Since the pandemic, a phenomenon that has been called as digital nomads, which are workers who telework remotely from another state other than the one in which they are hired.

The reasons that drive this movement can be diverse: higher quality of life, the option of being able to spend more time with the family, geographical flexibility, choosing to live in friendlier climates, exploiting economic differences and monetary prices in their favor to stretch salaries, Enjoy long-term travel or be master of your time.

Companies allow these relationships in order to retain or attract talent, regardless of geographical barriers.

The situation is that the worker generates wealth and is inserted in the labor market of the country in which he is hired, and not in the one in which he resides. In turn, the worker consumes and enjoys public services in the country of residence.

This situation does not fit into Spanish labor regulations, therefore a new situation occurs that is not regulated. In this article we are only going to analyze the situation from a labor perspective, without taking into account other aspects such as fiscal ones, and within all the possibilities that exist we will focus on companies that carry out their activity in Spain and hire Spanish or foreign workers who They are going to telework outside of Spain.

Giving a practical view of the situation, in the Royal Decree-Law 28/2020, of September 22  The situation of remote work was regulated by which the parties can agree between the parties to carry out the work remotely, meeting a series of requirements on the part of the company and the workers. The problem is that this regulation, which modified article 13 of the Workers' Statute, does not mention the possibility of carrying out work outside of Spain.  

The European Union is trying to solve this issue, but it has not been fully addressed and therefore there is still no specific regulation for this phenomenon.

Recently published a Framework agreement of June 30, 2023 (BOE August 4), relating to the application of Article 1(16) of Regulation (EC) No 883/2004 in cases of habitual cross-border teleworking, but for these purposes the rule established is that, upon request, the salaried teleworker will be subject to the Social Security legislation of the State in which the employer has its headquarters or domicile, provided that cross-border teleworking carried out in the State of residence is less than 50% of the total working time (art. 3). If we analyze this rule in detail we will see that workers in this situation will be exceptional, therefore, it does not cover the specificity we are talking about.

Therefore, the specific procedure to be able to have workers in this situation is as follows:

  1. In the event that they are Spanish workers who want to telework abroad, the company will have to communicate the transfer to the destination country (as long as there is a bilateral agreement) and this may not exceed 12 months. If it continues, it will be necessary to go requesting extensions of the posting that in no case may exceed 5 years. The General Treasury of Social Security has facilitated this type of travel since it is not essential to indicate in which company you are going to do your work abroad. It must be taken into account that this modality existed for those companies that have to send workers to their clients abroad to perform a certain service (installation or maintenance of machinery, etc...)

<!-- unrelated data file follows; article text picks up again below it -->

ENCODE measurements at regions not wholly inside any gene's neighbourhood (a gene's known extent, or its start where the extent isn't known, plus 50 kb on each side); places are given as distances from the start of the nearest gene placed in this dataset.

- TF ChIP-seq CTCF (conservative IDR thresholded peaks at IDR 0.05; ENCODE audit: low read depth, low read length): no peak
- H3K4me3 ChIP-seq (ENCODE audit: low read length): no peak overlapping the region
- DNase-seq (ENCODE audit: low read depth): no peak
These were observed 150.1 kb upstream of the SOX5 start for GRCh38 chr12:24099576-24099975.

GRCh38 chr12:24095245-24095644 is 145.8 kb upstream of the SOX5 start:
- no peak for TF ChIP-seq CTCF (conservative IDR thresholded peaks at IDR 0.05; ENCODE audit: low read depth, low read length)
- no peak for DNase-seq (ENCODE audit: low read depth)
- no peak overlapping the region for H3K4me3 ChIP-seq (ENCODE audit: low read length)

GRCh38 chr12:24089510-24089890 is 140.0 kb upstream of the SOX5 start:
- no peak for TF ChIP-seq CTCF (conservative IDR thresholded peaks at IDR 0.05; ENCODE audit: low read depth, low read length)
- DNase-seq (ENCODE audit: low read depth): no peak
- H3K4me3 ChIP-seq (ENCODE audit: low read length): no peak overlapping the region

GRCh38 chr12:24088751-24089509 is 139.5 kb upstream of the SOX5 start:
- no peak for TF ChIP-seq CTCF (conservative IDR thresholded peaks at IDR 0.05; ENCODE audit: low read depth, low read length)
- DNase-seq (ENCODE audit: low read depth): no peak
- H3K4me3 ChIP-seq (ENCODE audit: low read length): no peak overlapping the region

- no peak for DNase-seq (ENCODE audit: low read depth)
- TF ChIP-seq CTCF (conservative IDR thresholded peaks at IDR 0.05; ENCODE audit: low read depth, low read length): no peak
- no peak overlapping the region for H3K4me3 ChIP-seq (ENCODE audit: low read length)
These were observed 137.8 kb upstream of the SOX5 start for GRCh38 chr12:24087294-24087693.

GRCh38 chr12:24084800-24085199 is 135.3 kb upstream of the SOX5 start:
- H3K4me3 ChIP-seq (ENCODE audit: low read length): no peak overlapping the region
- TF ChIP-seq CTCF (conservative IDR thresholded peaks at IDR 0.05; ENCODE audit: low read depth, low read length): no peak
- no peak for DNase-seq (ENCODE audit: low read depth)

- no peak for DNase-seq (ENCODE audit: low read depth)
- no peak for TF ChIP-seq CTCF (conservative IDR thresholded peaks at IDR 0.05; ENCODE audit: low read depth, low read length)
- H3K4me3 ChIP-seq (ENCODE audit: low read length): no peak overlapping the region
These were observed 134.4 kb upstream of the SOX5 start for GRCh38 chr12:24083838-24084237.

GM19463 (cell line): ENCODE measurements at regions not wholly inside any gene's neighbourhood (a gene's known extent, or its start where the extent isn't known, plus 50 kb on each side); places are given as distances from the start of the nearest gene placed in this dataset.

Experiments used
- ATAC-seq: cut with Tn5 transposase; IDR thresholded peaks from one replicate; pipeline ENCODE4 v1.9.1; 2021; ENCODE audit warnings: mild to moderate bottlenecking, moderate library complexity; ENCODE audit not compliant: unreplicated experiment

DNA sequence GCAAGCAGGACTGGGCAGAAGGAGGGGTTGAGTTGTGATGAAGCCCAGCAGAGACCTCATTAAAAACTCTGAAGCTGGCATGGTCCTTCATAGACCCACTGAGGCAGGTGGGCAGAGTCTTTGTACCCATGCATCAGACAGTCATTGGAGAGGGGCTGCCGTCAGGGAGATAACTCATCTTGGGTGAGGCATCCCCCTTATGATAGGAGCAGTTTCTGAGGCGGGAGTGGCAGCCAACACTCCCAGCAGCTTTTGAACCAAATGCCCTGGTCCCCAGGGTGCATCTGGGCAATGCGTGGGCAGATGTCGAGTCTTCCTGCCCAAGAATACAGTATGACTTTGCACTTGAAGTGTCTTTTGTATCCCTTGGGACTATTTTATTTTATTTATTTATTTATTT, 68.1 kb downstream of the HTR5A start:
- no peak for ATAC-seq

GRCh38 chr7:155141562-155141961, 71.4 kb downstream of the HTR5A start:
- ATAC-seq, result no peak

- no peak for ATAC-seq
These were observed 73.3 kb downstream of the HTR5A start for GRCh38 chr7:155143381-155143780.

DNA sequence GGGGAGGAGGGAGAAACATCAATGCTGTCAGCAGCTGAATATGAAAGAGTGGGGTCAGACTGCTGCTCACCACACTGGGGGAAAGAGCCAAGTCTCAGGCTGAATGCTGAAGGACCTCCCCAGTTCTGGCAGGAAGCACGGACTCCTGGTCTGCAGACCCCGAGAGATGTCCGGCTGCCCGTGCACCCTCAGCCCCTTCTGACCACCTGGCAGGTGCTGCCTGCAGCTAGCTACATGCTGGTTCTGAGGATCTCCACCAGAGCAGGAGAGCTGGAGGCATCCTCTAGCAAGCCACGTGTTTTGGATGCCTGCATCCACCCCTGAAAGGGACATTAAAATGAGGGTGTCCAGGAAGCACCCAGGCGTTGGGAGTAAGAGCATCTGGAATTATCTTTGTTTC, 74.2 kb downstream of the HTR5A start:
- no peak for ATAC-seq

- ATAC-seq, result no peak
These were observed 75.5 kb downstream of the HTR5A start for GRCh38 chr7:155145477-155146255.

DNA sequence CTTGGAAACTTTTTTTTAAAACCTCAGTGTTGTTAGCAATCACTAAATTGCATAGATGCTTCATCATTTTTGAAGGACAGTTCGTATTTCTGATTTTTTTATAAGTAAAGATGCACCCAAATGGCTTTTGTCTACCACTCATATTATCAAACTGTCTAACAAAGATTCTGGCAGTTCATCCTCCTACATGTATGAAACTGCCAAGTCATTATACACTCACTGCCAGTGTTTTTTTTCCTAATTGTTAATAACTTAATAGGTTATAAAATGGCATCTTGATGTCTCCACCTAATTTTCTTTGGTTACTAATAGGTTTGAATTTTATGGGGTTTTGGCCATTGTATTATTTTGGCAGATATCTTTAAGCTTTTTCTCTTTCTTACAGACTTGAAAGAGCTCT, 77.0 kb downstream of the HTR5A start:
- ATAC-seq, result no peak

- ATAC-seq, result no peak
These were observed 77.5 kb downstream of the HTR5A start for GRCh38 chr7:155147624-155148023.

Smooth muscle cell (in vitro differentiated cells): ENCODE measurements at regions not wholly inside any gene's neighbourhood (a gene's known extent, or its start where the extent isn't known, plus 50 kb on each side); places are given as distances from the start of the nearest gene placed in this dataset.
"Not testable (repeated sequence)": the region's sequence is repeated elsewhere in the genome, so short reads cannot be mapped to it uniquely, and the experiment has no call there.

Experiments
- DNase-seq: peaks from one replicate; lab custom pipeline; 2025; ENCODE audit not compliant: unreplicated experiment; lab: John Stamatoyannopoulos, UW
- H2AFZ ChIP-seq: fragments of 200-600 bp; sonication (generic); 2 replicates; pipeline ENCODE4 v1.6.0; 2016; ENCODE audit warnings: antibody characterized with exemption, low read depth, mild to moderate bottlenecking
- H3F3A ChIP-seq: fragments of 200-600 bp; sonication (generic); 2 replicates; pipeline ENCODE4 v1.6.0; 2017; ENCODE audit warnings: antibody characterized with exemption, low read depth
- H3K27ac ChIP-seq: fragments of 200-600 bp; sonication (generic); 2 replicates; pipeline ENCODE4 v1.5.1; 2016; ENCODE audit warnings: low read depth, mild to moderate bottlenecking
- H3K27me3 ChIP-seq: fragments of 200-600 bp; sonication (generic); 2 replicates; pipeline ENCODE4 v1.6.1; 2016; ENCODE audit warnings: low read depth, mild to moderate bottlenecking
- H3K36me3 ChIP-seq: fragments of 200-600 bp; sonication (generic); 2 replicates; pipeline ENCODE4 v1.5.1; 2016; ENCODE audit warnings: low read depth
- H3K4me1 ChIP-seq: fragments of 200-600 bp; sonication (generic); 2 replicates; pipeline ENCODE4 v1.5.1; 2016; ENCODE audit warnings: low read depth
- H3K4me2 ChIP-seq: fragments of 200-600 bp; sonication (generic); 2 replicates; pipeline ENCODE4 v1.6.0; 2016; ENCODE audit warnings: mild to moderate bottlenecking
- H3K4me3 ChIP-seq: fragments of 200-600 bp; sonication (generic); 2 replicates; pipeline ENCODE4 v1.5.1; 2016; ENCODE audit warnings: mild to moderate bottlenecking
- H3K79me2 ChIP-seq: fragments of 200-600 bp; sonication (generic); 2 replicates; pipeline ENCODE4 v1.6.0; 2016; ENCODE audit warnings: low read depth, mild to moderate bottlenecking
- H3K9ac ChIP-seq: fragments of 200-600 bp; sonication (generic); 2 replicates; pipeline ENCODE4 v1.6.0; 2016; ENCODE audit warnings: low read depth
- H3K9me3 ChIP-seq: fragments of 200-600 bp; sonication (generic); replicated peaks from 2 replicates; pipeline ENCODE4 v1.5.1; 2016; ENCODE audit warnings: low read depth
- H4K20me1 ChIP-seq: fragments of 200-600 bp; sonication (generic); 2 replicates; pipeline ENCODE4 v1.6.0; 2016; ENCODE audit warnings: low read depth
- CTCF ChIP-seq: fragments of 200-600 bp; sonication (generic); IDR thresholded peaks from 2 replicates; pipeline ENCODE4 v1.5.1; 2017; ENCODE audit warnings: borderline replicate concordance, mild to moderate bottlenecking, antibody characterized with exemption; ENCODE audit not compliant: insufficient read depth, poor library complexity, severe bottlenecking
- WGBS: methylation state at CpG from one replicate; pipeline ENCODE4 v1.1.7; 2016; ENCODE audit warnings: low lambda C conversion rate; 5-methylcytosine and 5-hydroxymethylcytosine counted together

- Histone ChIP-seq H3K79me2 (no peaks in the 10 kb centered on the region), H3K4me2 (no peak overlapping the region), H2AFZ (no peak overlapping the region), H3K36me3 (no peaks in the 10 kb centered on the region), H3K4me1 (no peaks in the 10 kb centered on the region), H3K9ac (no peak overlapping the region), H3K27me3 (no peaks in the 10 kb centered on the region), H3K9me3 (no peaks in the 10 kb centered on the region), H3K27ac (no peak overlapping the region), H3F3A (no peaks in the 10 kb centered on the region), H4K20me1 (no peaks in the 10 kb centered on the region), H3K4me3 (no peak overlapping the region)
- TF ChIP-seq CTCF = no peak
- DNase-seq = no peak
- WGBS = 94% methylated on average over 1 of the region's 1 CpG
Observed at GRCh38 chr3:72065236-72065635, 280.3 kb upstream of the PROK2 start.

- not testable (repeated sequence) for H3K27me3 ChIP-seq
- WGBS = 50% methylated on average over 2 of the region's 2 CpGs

2. If you are a foreign worker, you will have to obtain a residence and work permit in Spain, so that the company can hire you and subsequently move you to the corresponding country, following the previous steps in section a).

From what has been mentioned, these situations allow a worker to telework in a European country or with which there are bilateral agreements, having health care covered.

Although this modality raises many doubts, since it is possible that according to bilateral agreements the worker must pay for assistance and subsequently claim it from the Spanish health system, also in the case of having a family, this would not be covered by the Spanish health system if they reside in abroad. In the event of accidents, coverage may be complicated when submitting the accident report to the Mutual Insurance Company, if the accident occurs at the home. Regarding risk prevention, no one assumes that the job is appropriate, although the company is responsible, etc.

Likewise, in the event of termination from the company, the worker would not be able to receive unemployment benefits if he continues to reside abroad.

Obviously all these aspects must be taken into account when hiring a posted worker in another country and we can conclude that we still have to make progress in this aspect until we achieve a regulation that can give real coverage to this type of workers.

From Tomarial Lawyers, Economists and Consultants, we can help you individually resolve each case that may arise in your company, giving the best solution to each case. Contact us and we will analyze your case.

Salvador Mut

Tomarial Labor Department Director

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